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More Employers Avoid Legal Minefield By Not Asking About Pay History

May 3, 2018
Originally published on May 4, 2018 1:37 am

How much did you make in your previous job?

This dreaded interview question can sound like a trap. Your answer could be used to set your salary below someone else who is doing the same job.

And, critics say, the question can be used by employers to discriminate against women and minorities who earn less.

Employers are allowed to ask this salary question in most parts of the country. But, hoping to narrow racial and gender pay gaps, seven states and several cities and counties have banned employers from asking about prior pay.

Making matters more complex, courts have issued varying interpretations of what's legal.

This week, for example, a federal district court struck down a Philadelphia law banning questions about prior pay, saying it impinged on free speech. But last month, the 9th Circuit Court of Appeals ruled in favor of Aileen Rizo, who sued her employer for paying her less than her male colleague because of her previous salary. (Still other circuits have ruled in different ways, allowing employers to ask the question.)

Some companies aren't waiting for the legal questions to settle: Amazon, Wells Fargo, American Express, Cisco, Google and Bank of America all recently changed hiring policies to eliminate questions about pay history.

Part of the appeal is ease and uniformity, says Tom McMullen, a partner at executive advisory firm Korn Ferry. Last year, a survey by his firm found 46 percent of employers said they would adopt policies to comply with the strictest laws in their region.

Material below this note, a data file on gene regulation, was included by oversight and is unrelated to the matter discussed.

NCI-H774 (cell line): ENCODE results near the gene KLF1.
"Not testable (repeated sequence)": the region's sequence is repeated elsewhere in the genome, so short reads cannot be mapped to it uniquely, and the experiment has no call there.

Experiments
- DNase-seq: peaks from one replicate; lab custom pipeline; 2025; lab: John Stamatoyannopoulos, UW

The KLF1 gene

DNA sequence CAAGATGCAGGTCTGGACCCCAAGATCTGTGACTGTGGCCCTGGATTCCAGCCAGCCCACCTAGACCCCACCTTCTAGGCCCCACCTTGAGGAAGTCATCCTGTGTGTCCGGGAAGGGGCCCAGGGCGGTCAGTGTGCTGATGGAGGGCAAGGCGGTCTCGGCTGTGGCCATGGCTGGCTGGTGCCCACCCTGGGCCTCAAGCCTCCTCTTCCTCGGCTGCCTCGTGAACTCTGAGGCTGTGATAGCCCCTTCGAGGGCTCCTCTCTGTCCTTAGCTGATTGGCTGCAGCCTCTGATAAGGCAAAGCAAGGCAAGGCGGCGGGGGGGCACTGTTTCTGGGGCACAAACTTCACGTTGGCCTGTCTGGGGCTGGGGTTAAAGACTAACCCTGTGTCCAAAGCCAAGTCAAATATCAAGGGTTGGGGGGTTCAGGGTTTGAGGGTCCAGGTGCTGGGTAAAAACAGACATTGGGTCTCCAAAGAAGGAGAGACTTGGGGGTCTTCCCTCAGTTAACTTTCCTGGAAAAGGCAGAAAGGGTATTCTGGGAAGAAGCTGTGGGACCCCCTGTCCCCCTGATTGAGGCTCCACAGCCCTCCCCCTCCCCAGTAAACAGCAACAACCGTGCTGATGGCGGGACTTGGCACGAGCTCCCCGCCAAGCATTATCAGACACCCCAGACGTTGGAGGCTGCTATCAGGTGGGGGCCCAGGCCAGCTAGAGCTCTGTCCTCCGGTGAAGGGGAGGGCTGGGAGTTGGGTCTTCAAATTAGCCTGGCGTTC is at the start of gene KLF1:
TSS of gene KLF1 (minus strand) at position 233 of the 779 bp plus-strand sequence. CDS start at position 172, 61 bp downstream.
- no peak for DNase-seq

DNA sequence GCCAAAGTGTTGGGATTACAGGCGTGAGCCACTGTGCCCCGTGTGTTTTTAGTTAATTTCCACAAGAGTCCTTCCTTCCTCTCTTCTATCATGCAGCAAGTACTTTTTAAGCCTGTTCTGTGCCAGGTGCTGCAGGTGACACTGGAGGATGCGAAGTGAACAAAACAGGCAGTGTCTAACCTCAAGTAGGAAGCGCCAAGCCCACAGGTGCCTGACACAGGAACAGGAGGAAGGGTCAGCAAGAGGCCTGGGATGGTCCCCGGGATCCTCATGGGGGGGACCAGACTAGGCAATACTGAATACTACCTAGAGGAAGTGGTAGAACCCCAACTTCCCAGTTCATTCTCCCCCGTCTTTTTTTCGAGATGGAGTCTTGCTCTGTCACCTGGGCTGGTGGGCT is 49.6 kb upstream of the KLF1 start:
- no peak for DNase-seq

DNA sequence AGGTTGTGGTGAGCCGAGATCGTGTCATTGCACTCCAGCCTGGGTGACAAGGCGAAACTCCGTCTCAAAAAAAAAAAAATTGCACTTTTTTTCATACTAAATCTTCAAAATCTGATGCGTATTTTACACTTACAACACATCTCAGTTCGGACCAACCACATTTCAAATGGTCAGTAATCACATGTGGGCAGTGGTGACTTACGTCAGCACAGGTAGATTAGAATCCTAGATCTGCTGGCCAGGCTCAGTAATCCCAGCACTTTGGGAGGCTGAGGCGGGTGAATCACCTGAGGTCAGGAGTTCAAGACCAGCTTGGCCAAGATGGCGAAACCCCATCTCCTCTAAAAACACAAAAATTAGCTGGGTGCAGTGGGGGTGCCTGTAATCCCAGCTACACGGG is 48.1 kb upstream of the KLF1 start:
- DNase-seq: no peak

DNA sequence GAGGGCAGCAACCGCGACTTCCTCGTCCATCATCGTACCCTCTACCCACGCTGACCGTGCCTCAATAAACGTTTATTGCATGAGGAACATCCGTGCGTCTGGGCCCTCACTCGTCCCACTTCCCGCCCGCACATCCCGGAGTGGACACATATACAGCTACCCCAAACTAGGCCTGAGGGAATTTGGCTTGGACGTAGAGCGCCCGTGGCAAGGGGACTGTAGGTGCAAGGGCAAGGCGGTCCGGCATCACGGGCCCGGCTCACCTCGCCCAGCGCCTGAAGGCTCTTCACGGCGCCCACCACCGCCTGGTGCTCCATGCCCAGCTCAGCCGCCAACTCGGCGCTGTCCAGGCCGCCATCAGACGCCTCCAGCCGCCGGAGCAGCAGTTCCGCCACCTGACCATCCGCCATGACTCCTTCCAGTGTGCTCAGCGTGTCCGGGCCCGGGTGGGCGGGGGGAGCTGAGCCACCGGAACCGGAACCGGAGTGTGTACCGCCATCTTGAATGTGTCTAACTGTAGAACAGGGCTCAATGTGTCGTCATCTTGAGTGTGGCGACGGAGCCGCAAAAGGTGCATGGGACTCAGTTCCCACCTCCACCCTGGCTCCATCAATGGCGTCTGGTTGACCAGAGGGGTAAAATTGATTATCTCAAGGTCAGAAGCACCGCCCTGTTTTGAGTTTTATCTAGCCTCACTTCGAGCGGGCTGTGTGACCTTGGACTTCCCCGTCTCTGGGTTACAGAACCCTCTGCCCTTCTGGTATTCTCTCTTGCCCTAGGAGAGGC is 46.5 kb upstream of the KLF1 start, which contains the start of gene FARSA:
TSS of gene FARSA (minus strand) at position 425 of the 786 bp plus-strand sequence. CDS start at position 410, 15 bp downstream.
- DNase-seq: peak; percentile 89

"We're seeing a tipping point with more and more of these states and cities coming on board with the ban ... " McMullen says.

He argues the question isn't necessary; an employer can always ask what a candidate expects to earn, for example. In fact companies eliminating the question can adapt by improving their internal processes and doing more research before making an offer, he says.

That is exactly what has happened at CareHere, a Nashville-based health care provider with 1,000 employees.

Jeremy Tolley, CareHere's chief people officer, says he hated probing someone's salary history, because it always felt intrusive and awkward. Ten months ago, the company eliminated that question in response to some of the regulatory changes. Now it sets salary ranges for each job, then shares that information with candidates up front.

"Our recruiters say that it's easier now because we're showing our hand to the candidate," Tolley says. "We're telling them what our pay range is, right out of the gate. And it's really improved candidate relations, that's for sure."

He says there is another benefit: A bigger, more diverse pool of candidates. For example, job candidates aren't automatically turned down just because they earn more than the salary range.

"They're interested in the company's culture and they're more interested in flexibility and remote work — all of those things factor in and not just straight compensation," Tolley says. "So when you eliminate someone just based on simply what they expect to make then you could be eliminating a candidate without good reason."

Tracey Diamond, a Philadelphia employment attorney, says many of her clients are taking prior pay questions out of their hiring process. But some are sticking to the practice, even as the law changes around them.

"It was important for them to know their applicant salary history coming in," Diamond says. So those employers have taken the position that until it's illegal in their jurisdiction, they will continue using it as a tool in assessing their candidates, she says.

It's a risky policy, she says, and one that may have to change soon.

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AUDIE CORNISH, HOST: